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Kosovo Report: July 19, 1999

19 July 1999, Number 9, Volume 1

WHAT DID THE TRANSITIONAL COUNCIL FOR KOSOVO AGREE ON? On 16 July in Prishtina, the UN took an important step towards the building of democratic institutions in Kosovo with the first meeting of the transitional council of Kosovo. The council meeting included UN officials and representatives of the Kosovo Serbs and Albanians as well as from the Turkish and Slav Muslim minorities. UN spokesman Kevin Kennedy told RFE/RL that the participants reached agreement about a procedure for recruiting people into the police service for Kosovo, which will be controlled by the UN.

He added that they also agreed on confidence-building measures between the Serbian and Albanian communities, including visits to different parts of Kosovo by joint commissions of the UN Mission in Kosovo (UNMIK), KFOR, Serbs and Albanians to assess the needs of the population. The participants also agreed that it is necessary to restart the broadcasts of Radio and Television Prishtina.

Kennedy said that the Democratic League of Kosovo (LDK) did not participate in the meeting. He said that the LDK's absence was a "disappointment," but added: "We hope, however, that they will come in the future." Kennedy stressed that the council will ensure the direct participation of all ethnic groups and political parties of Kosovo in the decision-finding process. He added that it will be difficult to imagine talks about the future of Kosovo without the participation of the LDK.

Kennedy made clear that the council is a consultative and not a decision-making body. It will gather information and give advice for the UNMIK administration, which will then make decisions on all questions. It is not a body that votes on different questions. The council will function on the basis of consensus. For questions for which there is no consensus, however, the UN Special Representative Bernard Kouchner will take decisions.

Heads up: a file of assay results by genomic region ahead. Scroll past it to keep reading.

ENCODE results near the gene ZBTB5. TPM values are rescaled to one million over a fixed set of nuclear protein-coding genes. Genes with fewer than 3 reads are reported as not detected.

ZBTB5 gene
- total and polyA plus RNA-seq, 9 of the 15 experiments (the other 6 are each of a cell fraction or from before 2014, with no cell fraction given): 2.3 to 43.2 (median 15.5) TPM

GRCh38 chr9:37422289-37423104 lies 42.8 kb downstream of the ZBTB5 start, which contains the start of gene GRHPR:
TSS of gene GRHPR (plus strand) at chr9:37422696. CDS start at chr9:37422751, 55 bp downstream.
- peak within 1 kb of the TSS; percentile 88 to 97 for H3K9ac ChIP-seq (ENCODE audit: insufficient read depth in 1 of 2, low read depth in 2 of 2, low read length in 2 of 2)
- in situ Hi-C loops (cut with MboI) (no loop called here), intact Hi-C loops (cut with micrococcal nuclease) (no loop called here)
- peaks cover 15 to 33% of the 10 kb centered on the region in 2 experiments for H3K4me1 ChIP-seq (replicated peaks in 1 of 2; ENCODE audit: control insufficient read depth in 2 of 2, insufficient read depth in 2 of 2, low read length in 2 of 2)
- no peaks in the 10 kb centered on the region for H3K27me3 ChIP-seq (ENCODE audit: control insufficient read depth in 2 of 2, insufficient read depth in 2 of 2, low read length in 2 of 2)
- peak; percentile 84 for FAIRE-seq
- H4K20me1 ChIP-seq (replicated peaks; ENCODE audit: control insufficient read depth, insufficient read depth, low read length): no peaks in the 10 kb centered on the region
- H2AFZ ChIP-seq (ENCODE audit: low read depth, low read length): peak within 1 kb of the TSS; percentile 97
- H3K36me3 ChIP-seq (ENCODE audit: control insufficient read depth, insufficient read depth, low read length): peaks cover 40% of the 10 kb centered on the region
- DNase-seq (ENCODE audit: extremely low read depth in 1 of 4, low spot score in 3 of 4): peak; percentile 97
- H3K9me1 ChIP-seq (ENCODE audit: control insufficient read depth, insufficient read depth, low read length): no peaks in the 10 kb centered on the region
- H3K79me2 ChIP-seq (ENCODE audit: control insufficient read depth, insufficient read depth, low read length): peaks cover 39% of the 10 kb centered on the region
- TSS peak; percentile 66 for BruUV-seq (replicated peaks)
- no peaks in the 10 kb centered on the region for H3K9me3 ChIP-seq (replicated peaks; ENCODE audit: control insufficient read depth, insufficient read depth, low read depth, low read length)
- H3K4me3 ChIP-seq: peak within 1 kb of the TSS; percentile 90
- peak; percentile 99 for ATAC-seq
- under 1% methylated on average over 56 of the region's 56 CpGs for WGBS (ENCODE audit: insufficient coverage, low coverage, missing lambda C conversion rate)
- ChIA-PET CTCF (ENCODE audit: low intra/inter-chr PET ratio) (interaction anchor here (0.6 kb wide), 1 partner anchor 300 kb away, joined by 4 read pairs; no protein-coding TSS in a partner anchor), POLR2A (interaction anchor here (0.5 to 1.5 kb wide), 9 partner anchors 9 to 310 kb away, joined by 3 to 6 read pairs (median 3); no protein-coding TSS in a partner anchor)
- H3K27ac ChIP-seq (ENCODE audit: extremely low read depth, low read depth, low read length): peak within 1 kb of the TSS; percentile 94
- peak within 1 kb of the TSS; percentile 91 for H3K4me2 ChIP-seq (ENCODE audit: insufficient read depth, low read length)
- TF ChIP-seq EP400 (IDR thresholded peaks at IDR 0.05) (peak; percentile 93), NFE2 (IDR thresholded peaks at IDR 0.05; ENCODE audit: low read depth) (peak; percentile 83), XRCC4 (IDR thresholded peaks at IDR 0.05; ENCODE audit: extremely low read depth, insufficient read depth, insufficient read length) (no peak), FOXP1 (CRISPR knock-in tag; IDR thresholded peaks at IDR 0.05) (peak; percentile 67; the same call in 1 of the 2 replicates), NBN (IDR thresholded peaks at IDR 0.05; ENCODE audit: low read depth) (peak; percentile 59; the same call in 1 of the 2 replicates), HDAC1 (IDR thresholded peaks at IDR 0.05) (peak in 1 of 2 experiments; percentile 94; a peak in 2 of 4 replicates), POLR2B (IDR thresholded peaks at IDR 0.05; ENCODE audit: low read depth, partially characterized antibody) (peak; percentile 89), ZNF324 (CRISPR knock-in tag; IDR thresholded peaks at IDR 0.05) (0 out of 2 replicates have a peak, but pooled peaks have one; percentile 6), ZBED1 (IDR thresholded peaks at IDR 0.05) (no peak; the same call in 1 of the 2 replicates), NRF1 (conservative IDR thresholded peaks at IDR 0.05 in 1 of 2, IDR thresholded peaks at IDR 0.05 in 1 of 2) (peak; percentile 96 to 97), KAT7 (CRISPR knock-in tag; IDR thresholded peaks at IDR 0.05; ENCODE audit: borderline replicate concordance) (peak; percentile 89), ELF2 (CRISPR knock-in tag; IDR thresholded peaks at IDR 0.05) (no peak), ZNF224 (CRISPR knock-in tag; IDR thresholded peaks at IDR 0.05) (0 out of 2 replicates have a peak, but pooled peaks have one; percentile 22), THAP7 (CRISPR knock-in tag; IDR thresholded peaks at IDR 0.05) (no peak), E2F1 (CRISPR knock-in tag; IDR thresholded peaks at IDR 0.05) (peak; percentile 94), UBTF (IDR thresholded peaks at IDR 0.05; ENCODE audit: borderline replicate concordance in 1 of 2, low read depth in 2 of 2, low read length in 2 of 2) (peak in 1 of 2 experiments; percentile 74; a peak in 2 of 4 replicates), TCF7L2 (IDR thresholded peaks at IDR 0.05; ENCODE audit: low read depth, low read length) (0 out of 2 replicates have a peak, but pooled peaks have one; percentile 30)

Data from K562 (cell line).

After the meeting of the council Yugoslav Deputy Prime Minister Nikola Sainovic and several Serbian republican ministers met with the ethnic Serbian members of the transitional council of Kosovo on 18 July. Members of the Serbian communities of Kosovo also participated in the meeting. The Serbian officials pledged to create a Serbian National Assembly for Kosovo with the aim to protect Serbian national interests in Kosovo.

ALBANIAN DEPUTY PARLIAMENT SPEAKER SURPRISED ABOUT RUGOVA LEAVING. The quick return of moderate Kosovar leader Ibrahim Rugova from Kosovo to Italy has been greeted with surprise by most Albanian politicians. Parliamentary deputy speaker Namik Dokle recalled that Rugova was the last Kosovar politician to return to Kosovo in the first place: "It was time for Rugova to return to Kosovo. Of course one says better late than never, but there are doubts whether he is able to fill [a vacuum] in Kosovo's political life. Such a [short-lived] return does not seem reasonable. We may be able to comment better on that after Rugova has explained his motives for that move himself, rather than developing our political imagination prematurely now."

FRENCH KFOR SOLDIERS DISCOVER MASS GRAVE. French KFOR soldiers found a mass grave containing the bodies of 26 people in the mountains southeast of Skenderaj on 18 July. According to a French KFOR spokesman, each of the 26 victims was shot in the head at close range. Meanwhile, British forces have exhumed 20 bodies from a mass grave in the village of Llukar near Prishtina. So far, investigators have identified 14 of them by means of their personal documents.